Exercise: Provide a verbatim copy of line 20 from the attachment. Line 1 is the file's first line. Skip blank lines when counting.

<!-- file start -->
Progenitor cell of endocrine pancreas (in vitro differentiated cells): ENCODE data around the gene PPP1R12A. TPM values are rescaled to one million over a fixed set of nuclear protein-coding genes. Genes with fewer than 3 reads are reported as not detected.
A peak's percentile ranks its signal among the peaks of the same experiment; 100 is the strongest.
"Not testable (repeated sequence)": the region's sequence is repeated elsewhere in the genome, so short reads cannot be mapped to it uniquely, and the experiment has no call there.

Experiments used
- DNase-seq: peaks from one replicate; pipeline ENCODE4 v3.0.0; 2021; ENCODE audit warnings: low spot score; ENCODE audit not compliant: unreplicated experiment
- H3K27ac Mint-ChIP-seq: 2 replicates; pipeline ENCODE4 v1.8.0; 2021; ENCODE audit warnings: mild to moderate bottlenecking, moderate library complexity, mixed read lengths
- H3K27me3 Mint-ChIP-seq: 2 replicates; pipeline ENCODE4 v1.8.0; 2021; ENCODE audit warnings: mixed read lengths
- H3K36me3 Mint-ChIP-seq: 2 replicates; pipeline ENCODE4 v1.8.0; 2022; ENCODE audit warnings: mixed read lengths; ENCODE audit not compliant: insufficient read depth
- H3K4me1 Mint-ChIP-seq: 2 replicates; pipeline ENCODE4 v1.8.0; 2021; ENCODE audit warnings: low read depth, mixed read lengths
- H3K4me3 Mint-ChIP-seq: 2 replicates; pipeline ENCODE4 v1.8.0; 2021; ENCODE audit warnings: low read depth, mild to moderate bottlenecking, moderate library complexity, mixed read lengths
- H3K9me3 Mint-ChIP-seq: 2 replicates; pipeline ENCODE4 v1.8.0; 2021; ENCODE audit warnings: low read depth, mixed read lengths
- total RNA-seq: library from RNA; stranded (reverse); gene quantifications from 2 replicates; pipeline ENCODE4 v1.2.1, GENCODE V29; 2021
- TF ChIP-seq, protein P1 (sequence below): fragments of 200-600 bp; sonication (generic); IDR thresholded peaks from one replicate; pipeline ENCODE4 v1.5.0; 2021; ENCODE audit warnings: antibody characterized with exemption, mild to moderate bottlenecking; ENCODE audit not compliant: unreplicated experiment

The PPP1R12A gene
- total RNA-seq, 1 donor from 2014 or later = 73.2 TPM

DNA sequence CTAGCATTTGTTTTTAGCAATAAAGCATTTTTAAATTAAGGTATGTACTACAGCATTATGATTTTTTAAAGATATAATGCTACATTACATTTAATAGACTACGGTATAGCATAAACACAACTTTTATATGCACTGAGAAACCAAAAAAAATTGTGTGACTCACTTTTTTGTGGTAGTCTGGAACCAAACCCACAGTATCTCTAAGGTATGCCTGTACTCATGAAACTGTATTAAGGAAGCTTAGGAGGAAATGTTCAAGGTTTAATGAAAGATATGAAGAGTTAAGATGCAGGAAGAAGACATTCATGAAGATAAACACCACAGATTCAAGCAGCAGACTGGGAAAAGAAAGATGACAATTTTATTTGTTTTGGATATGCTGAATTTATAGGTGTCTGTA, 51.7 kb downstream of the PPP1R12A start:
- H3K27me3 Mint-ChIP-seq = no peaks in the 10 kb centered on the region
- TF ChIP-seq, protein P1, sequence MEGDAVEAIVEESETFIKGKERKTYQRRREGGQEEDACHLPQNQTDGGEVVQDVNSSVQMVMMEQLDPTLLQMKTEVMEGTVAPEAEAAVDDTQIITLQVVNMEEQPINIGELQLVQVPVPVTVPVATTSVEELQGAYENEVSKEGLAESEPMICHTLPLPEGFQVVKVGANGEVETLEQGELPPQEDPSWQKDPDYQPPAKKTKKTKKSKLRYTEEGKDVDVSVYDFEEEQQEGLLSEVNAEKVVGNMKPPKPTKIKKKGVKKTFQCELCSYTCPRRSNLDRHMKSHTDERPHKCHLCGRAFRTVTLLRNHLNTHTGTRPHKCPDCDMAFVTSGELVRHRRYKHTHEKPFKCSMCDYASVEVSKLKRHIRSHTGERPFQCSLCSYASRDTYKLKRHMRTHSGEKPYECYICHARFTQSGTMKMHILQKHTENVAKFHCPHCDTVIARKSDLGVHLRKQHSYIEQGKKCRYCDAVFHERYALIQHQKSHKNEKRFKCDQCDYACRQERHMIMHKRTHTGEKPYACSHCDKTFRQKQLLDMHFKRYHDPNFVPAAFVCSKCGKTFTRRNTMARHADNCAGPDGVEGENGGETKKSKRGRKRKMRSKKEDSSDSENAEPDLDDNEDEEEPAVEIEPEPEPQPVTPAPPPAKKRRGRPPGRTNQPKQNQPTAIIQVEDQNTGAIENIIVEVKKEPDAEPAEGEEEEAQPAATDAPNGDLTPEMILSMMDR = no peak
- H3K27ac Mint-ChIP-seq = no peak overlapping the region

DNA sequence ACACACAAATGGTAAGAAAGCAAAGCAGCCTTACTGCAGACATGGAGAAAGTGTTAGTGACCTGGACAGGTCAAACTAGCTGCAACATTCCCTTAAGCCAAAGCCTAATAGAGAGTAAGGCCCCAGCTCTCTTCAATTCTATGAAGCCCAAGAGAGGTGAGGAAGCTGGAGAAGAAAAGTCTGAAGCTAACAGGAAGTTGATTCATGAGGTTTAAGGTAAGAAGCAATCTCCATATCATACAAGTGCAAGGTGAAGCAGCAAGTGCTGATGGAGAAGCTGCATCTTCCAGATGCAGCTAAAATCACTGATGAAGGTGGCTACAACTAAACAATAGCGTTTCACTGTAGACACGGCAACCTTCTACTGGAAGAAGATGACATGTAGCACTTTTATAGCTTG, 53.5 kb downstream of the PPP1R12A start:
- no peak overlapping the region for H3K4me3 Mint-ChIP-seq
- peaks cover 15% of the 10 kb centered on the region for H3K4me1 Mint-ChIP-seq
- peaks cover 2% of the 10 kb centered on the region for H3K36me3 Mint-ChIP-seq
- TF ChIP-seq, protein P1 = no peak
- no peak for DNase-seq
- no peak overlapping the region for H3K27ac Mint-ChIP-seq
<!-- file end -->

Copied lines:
DNA sequence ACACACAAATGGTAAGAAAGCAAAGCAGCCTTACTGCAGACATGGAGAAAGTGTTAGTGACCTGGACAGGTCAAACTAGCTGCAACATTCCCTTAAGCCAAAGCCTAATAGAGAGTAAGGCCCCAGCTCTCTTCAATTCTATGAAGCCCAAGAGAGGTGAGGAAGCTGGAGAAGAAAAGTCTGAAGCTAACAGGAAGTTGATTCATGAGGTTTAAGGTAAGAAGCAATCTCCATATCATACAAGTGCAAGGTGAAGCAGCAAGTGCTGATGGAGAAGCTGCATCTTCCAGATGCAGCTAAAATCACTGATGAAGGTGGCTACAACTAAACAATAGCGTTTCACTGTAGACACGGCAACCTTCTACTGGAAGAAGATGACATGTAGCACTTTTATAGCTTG, 53.5 kb downstream of the PPP1R12A start: